The data we're sharing first is the data from what we refer to as our static analysis. (Fuzzing and dynamic analysis data will be described later). This is the part of our data that is most similar to nutritional facts of software, as it focuses on features and contents of the binary. In particular, what application armoring features are present (and how well were they done), how complex is it, and what does the developer hygiene look like? Each binary gets a "local score", based on just that binary, and a "library score", based on the local scores for all libraries it depends on (directly or indirectly, through other libraries). These two values are combined to produce the total score. The charts below show histograms of the total scores for each of the tested environments.
We have static analysis data on the base installs on all 3 of our initial desktop environments: OSX (El Capitan 10.11), Windows 10, and Ubuntu Linux (16.04 LTS). Since it had come to our attention as an interesting test case, these installs also include Anaconda, the big data analytics package from Continuum. It's important to note that scores don't compare directly between environments. If the 50th percentile mark for Windows is higher than the one for Linux, for example, that doesn't necessarily mean anything. Each environment has different sets of safety features available and different hazards for programmers to avoid, so the score values aren't apples to apples. This is important enough to bear repeating: consumers should compare the ratings we will be releasing of applications against each other *within* a particular environment. What we're focusing on here is the overall distribution and range of scores, as this tells us something about how consistent the development process was for that operating system/environment. So which company appears to have the better Security Development Life Cycle (SDLC) process for their base OS?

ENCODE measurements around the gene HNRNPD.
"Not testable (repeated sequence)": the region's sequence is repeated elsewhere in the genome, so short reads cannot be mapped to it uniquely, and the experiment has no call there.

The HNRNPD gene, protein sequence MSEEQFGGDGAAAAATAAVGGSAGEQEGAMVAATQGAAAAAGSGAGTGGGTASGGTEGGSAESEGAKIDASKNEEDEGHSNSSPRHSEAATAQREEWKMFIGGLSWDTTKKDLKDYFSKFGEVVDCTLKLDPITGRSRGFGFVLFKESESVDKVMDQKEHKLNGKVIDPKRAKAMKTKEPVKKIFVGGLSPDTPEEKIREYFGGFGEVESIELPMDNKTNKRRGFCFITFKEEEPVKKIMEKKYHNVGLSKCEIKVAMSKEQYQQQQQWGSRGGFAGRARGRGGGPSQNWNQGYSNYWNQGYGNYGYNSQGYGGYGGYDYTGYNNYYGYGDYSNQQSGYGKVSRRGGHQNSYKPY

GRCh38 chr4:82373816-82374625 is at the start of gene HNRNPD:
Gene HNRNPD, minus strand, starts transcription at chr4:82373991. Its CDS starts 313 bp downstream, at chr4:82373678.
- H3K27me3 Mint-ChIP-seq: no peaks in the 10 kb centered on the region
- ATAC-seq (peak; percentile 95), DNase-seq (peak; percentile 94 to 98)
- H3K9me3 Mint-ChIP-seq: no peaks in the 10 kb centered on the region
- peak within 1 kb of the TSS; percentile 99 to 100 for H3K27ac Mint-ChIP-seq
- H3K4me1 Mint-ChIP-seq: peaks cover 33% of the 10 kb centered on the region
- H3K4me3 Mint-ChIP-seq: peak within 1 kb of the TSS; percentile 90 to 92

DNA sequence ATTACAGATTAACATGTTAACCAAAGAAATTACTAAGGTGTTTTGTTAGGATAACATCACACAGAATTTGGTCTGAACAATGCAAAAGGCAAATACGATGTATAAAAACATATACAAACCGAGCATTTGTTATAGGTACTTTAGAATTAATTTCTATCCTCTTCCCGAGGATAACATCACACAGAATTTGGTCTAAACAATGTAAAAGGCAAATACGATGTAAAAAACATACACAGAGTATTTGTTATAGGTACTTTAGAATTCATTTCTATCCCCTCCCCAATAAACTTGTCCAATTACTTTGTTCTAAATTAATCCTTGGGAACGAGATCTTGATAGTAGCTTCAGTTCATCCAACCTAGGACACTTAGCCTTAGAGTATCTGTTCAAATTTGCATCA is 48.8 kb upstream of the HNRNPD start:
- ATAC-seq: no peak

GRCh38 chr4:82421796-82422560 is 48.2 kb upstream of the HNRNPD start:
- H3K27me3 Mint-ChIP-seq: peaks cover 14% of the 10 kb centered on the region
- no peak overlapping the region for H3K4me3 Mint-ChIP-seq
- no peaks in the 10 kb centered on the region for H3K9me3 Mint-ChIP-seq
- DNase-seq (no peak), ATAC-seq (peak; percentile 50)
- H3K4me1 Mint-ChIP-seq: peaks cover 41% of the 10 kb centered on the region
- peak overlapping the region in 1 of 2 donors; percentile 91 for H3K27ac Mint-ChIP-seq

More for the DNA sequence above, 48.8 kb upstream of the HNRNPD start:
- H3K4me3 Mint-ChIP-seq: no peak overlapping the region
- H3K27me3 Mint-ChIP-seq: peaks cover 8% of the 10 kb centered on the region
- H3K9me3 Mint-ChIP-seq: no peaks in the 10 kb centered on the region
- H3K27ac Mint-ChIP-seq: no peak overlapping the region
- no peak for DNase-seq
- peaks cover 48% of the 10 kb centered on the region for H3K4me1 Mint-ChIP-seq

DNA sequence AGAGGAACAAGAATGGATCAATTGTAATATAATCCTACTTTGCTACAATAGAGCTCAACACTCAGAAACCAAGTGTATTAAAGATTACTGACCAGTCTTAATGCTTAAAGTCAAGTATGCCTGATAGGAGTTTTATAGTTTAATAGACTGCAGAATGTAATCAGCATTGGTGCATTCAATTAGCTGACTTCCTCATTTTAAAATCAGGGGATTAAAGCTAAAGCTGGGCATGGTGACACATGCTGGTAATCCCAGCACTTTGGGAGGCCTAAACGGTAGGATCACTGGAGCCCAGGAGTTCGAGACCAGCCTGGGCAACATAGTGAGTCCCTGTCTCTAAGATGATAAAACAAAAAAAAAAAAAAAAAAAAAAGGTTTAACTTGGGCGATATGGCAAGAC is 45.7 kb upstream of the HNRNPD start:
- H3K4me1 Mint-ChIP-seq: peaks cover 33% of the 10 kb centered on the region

We're still finalizing some data before we share reports or scores for specific software verticals, but we can share the overall landscape in each environment. In a near-future blog post we'll add call-outs for specific applications to these charts, allowing comparisons between competing projects. For now, we're just getting the lay of the land. First off, here's the histogram of application scores for the base installation of OSX.